One of the depressing things about the Massachusetts economy is how many startups here get bought up by firms from other states, particularly California. Lots of good ideas start here, but move elsewhere before they scale up to significant size, or disappear altogether. The most egregious recent example is Facebook, which began at Harvard but whose founders were told to move to Palo Alto in order to be close to capital and programming talent. Other examples are rife: Apollo Computer, which pioneered graphical workstations before being bought by HP in ’89 and dissolved; Unisphere Networks, builder of core routers, bought by Juniper in 2002; and the biggest of all, Digital Equipment, bought by Compaq in 1998 (then HP in 2002) with a big piece bought by Intel in ’97. Of the three firms where I’ve spent most of my career, two have been bought by CA firms: the semiconductor group of DEC (bought by Intel as mentioned above), and Pixel Magic, which was bought by Oak Technology and then by Zoran, both of CA.
I recently came across a documentary about an interesting case of this, the text adventure game company Infocom. The documentary is called “Get Lamp”, and mainly consists of interviews with people involved in this odd sub-genre of computer gaming. The text adventure genre is now defunct (i.e. is still pursued by obsessive fans), but they were huge in the 80s with titles like “Zork” and “The Hitchhiker’s Guide to the Galaxy”. I played that one myself and did in fact get the babel fish. Zork and Visicalc were the reasons to buy a PC in 1980.
Infocom was founded by MIT people, and was remarkably sophisticated in both its software and its gaming style. In those days there was not a single dominant type of PC, so they built an interpretive engine, the Z-machine, that let the same game run on almost any hardware. They pioneered an object-oriented programming style with inherited classes because they wanted coders to be able to specify a set of actions that one could do with an object in the game (E.g. “get lamp”, “light lamp”, “throw lamp”) and then propagate them to lots of other objects. This is all a decade before Java.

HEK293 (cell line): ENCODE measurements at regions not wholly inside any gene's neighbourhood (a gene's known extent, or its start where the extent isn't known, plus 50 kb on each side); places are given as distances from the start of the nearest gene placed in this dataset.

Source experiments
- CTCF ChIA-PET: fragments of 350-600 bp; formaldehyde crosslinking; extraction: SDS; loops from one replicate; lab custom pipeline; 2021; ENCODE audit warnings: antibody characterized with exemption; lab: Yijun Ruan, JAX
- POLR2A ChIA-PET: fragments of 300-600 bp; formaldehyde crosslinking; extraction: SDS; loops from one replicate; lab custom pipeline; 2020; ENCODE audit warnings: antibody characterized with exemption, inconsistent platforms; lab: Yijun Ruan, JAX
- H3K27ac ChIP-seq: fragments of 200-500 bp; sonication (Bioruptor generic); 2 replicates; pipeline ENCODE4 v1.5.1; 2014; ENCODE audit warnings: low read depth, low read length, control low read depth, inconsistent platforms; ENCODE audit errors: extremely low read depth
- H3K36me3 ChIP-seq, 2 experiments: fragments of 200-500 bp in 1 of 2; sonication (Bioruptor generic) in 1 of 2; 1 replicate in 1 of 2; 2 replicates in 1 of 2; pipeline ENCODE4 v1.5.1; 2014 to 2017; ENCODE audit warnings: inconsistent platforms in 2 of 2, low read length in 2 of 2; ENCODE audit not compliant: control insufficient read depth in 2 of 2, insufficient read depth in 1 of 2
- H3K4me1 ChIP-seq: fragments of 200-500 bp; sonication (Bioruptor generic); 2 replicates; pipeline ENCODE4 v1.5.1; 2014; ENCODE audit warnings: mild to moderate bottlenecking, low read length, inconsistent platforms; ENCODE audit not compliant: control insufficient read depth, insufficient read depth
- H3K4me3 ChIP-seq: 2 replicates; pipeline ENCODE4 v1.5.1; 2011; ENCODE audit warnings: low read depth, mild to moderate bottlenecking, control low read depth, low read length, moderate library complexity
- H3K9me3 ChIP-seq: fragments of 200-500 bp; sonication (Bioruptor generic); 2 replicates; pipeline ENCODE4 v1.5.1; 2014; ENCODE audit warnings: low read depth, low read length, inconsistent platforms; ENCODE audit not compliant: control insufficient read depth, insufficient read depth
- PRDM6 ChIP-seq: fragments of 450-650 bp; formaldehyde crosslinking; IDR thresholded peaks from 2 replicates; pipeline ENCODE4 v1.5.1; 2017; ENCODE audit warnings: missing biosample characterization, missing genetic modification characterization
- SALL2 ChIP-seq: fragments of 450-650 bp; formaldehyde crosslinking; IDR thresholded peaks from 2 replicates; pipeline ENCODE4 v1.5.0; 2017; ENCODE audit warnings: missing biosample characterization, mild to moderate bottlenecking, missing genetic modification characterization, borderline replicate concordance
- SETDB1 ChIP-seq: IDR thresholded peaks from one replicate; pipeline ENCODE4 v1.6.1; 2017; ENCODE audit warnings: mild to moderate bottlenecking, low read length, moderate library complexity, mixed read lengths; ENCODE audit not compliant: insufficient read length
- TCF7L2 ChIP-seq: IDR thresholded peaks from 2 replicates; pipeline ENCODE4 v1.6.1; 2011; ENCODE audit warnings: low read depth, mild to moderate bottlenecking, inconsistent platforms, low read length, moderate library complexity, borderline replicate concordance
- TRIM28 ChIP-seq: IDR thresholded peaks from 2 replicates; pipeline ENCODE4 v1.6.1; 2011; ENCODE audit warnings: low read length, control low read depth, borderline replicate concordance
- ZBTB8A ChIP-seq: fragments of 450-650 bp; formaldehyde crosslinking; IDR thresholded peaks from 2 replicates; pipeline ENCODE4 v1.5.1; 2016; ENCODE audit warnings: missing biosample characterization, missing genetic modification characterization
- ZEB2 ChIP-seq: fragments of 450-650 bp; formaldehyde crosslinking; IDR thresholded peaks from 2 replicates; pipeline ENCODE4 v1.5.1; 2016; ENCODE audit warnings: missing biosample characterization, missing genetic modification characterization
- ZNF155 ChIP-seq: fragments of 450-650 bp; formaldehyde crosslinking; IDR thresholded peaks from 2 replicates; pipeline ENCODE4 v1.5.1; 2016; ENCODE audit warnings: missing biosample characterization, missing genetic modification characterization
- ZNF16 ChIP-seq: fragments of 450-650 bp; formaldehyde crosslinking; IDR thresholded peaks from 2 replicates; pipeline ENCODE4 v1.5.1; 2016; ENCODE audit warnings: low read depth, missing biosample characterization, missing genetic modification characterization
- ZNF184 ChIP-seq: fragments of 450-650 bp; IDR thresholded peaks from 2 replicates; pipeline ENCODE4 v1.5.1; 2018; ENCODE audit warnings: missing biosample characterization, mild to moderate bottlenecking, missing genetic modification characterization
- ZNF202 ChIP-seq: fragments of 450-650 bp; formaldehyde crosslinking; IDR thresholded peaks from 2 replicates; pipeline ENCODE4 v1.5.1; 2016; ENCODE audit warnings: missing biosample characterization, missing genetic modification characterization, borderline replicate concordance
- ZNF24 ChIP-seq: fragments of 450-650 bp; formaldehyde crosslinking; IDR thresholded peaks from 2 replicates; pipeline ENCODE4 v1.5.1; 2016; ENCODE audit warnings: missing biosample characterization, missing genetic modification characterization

The games themselves were also great advances over the earlier Adventure and Colossal Caves games. The puzzles were good, the descriptions of the settings were evocative, and some scenes even quite moving. The scenario of the game “A Mind Forever Voyaging” (a reference to Newton) would have made a great SF novel. “Leather Goddesses of Phobos” had levels of raciness for descriptions: “tame”, “suggestive”, and “lewd”. The games also had cool packaging: a blank face for “Suspended: a Cryogenic Nightmare”, and a flying saucer for “Starcross”. “Get Lamp” has its own nice “feelie” – a coin with the iconic lamp and the motto “Where do you want to go today?”
By the mid-80s, though, the graphical computer games were killing the text adventures. These all came from California, unsurprisingly. Infocom resisted the trend, believing that the player’s imagination would supply better visions than that of the crude displays of the day. Images versus words is an old California versus Northeast struggle, and images win. A CA firm, Activision, who was the leading maker of cartridge games, bought Infocom in 1986. Relations between them soon soured, and Infocom closed up only three years later. Activision itself ran into trouble soon after, and nearly went bankrupt. They saved themselves by packaging up all the Infocom games into one big release, “The Lost Treasures of Infocom” 1991, and sold $10M of them, enough to restart. They’re now one of the largest game operations in the world.
That must have been aggravating to the Infocom people, but I wonder if it really mattered. Most of them went on to other good work. Their VP of Marketing, Mike Dornbrook, is now COO at Harmonix, maker of “Rock Band”. One founder, Marc Blank, later wrote the “Syphon Filter” series and an email reader for the Palm. Another, Bruce Daniels, worked on the Lisa and on Mac database software. The least satisfying outcome was for the writer of their most sophisticated games, Steve Meretsky, who seems to have mainly done consulting work since.
In the interviews they talk about what a great time they had at Infocom, but a lot of that sounds like it just came from being young and loose and smart. Even though their work didn’t turn into lasting fame and fortune, they made a real mark at an early stage of their careers, and that’s more than most people get to do.
The same can be said of most purchased MA companies. The people involved keep with it or go on. With some exceptions, the technologies persist if they’re worthwhile, or decay if they aren’t. Companies are only shells, after all. If one fails you go to the next. That’s hard to accept when you’re in the middle of a failure, as I’ve been, but you need to take the longer view. What matters are the people involved and the work they do, not the name on the stock certificates, or the US state of the owners.
[PS A detailed description of the fall of Infocom can be found in a report prepared for an MIT class in 2000 on the Structure of Scientific Revolutions: “Down From the Top of Its Game – the Story of Infocom”. They made some other key mistakes, but it’s hard to succeed when your product is being superseded.]